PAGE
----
Response: Glad to hear things have changed "down under"! I am thrilled to hear employers are starting to see individuals for their abilities and not their disability!

Posted by Jennifer McDonough

 

Post #244: I worked with a fellow college student in an Eastern religion class years ago as a first experience. He used a power wheelchair and it make frightening electrical crackling sounds when it moved. However, he was just like any other student and we got along fine once I got beyond the spooky noise issue.

Response: Thanks for sharing.

Posted by Jennifer McDonough

 

Post #245: My first experience with a person with a disability was about 15 years ago. I was a Certifiied Nursing Assistant and I was doing homecare for an agency in Richmond, Va. My first reaction was sorrow. I felt so sorry for him because he was a young man who was shot in the neck during a car jacking. When I saw him, I could remember thinking how grateful I was to still be able to walk on my own. It took me some time to get used to my feelings, because I was caught up in his situation and how I would have felt if it was me. He did not work at all. At first, I wasn't comfortable because I thought I had to feel bad for him. But after a while of taking care of him, I became more comfortable and was able to talk to him about how I was feeling. I thought because this was new to him that he would be a little defensive about it, but he was very welcoming.

Response: Glad you had the opportunity to get to know this person and allow him to teach you about ability!

Posted by Jennifer McDonough

 

Post #246: My first experience has been with a co-worker with a hearing impairment. As long as I spoke directly in front of her, she could pick up sounds and read lips. We also came up with some signals for certain things - worked pretty darn well, we were a good team.

Response: Thanks for sharing!

Posted by Jennifer McDonough

 

Post #247: Richard O. Jones 15 November 2010 Disability Awareness My Story First, the contact I had with a disable person was working with my present company as a contractor. I actually felt great about working with fellow disable veterans. The companies I work for have over 30% disable veterans that work for military service members teaching, coaching and training them on different communication systems. I felt like this is the way many companies should follow when it comes down to setting the example for disable employee, everyone is treated the same. I feel very comfortable working with disable people as long as they can carry their weight within the work load.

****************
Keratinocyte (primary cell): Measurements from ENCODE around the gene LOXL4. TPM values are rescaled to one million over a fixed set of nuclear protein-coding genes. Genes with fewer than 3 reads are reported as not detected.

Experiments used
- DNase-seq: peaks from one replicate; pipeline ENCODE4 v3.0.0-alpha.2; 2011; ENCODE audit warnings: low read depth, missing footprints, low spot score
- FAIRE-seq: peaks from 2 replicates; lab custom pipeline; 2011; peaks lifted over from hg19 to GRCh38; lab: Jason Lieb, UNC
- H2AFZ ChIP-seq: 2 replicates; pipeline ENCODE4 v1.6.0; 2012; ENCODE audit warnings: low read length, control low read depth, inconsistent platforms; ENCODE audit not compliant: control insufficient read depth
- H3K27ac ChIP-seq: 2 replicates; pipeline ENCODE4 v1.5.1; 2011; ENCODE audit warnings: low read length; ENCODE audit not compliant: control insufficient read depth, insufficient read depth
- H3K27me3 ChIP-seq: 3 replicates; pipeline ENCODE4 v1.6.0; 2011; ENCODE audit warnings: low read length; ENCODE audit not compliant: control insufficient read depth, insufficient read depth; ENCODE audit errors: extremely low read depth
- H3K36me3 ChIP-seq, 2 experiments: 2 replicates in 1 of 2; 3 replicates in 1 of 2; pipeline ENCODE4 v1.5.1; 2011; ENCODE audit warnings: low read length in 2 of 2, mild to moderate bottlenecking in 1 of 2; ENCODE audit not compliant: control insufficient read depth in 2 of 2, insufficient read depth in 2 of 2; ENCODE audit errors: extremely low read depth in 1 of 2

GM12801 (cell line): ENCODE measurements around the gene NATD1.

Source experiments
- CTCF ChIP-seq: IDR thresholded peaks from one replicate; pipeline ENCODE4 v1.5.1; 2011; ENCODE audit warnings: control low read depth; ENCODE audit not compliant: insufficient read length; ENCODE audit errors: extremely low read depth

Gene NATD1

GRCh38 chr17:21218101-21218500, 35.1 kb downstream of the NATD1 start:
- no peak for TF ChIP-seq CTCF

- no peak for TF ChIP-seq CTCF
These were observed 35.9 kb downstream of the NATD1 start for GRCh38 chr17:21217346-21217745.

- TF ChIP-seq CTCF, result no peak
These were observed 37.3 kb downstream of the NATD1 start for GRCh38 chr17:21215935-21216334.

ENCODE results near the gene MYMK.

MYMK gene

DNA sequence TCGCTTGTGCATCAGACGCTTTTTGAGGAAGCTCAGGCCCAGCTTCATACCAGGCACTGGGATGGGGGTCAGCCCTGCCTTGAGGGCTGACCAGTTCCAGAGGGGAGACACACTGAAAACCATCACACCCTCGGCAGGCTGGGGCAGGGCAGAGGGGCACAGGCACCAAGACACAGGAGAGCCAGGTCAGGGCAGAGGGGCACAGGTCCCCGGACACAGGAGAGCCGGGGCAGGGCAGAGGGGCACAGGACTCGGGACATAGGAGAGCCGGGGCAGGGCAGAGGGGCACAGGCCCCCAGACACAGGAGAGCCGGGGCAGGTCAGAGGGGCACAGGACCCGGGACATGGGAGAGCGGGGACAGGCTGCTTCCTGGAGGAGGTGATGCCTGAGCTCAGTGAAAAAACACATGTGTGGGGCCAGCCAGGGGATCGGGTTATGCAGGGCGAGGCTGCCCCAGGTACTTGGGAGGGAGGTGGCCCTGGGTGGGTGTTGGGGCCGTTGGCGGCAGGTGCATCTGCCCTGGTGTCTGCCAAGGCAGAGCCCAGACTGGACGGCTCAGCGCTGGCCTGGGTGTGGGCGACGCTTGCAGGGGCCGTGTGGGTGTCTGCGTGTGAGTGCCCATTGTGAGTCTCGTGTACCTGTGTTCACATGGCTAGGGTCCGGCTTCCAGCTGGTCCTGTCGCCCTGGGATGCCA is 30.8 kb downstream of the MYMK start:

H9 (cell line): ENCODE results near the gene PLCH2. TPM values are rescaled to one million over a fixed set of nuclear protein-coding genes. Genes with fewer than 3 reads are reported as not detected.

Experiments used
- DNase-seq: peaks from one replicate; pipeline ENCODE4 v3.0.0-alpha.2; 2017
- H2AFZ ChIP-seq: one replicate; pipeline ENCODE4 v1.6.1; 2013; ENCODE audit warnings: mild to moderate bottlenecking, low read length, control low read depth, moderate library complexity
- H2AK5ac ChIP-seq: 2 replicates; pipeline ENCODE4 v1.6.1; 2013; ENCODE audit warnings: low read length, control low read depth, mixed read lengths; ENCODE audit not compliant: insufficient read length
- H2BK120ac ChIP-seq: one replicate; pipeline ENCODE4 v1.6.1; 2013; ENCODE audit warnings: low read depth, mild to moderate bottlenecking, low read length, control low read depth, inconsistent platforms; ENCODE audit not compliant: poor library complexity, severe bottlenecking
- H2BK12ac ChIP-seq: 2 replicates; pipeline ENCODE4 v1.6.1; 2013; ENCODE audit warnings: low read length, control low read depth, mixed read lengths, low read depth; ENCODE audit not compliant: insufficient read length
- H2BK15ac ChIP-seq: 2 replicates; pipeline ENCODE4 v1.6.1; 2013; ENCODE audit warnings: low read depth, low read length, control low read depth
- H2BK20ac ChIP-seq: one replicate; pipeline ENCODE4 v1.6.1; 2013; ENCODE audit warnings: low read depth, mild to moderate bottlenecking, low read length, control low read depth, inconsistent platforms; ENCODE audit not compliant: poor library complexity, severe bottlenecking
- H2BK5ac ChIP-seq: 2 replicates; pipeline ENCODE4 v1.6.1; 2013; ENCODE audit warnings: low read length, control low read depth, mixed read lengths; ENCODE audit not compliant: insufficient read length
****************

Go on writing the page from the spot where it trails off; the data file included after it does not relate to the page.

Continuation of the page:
Response: thanks for sharing!

Posted by Jennifer McDonough

 

Post #248: Most of us live in homeless communities. It is important to note the homeless population more often than not suffer from co-occuring disorders. Society in general should have more empathy for the homeless. It is common to see folks with a job, home, and car lose it all. They are just one paycheck away from losing everything. The next time you encounter a homeless and/or disabled person, take the time to know the individual. In this manner we can all make this planet a better place to live. Thank you!

Response: Great points! Thanks for the reminders - very true!

Posted by Jennifer McDonough

 

Post #249: I have not worked at a company that has hired anyone who has a disability, but I have encountered many individuals who have a disability who are working in my community. My first internal response is always "Good for you, and the company who hired you!" My second response is admiration for the professionalism and hard work displayed by the individual. I am left with the impression that the individual deserves the job because of qualifications, not because the person has been given the job out of pity or compassion.

Response: Thanks for sharing! I agree - Good for the individual and for the company!

Posted by Jennifer McDonough

 

Post #250: I am currently working within a state agency doing an Administrative Assistant's job working for the director. I am paid as a clerk 3. After putting in for a job reclassification, Iwaited for over a year to hear from them and I was denied. I appealed the decision and I was denied again. Although I have scored high on my current EPRS, my boss the Director doesn't help me or work with me in any way. If I bring up my disability and how it is effecting me when I try to request any type of simple accomadation, she tells me I should apply for disability "off the record." I am so tired of tring to get the pay I should be getting; etc. I make less than everyone here and I am not allowed to work OT the list goes on. Right now I am so tired of trying to get what I deserve I just want to cry and I give up.

Response: Don't give up! Keep going!

Posted by Jennifer McDonough

 

Post #251: My first experience with working with children with disabilites was as a teacher, noticing that a certain child had to constantly leave the room without warning. After leaning about ASD and how it can be exhibited in varying environments - I became fascinated with finding strategies to better teach each child.

Response: thanks for sharing!

Posted by Jennifer McDonough

 

Post #252: My first contact with a co-worker with a disability was very challenging. I tried to reach out to her, but she was not very responsive. I continued and eventually included her in my project. I think she got alot out of it. However, she was fired soon after because she was not initiating anything at work.

Response: Thanks for sharing your experience.

Posted by Jennifer McDonough